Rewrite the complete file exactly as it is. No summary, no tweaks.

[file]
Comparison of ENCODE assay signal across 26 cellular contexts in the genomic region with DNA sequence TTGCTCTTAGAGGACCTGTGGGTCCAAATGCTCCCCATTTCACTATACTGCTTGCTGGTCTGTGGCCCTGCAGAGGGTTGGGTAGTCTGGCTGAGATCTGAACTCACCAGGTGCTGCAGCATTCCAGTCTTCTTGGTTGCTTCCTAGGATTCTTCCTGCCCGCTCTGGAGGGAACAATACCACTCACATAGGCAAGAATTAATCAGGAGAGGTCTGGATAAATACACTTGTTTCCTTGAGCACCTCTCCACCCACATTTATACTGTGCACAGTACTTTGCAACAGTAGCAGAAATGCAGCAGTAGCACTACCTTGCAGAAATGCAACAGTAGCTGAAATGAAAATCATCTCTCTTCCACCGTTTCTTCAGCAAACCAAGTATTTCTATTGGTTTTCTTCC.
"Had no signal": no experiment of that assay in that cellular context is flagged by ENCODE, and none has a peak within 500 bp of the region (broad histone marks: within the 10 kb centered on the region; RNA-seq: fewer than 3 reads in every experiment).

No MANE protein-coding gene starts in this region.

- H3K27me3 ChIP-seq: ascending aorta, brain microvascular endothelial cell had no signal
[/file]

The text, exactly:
Comparison of ENCODE assay signal across 26 cellular contexts in the genomic region with DNA sequence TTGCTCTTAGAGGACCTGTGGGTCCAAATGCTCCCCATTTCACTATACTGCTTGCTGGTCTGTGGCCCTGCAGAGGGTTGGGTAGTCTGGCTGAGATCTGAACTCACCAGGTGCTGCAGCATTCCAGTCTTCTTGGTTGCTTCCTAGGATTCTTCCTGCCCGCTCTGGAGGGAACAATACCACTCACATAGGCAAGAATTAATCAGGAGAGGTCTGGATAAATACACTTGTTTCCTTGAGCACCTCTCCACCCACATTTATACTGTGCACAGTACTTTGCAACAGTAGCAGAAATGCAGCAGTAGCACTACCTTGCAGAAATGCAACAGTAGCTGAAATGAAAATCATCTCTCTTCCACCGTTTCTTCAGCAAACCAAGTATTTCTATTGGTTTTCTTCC.
"Had no signal": no experiment of that assay in that cellular context is flagged by ENCODE, and none has a peak within 500 bp of the region (broad histone marks: within the 10 kb centered on the region; RNA-seq: fewer than 3 reads in every experiment).

No MANE protein-coding gene starts in this region.

- H3K27me3 ChIP-seq: ascending aorta, brain microvascular endothelial cell had no signal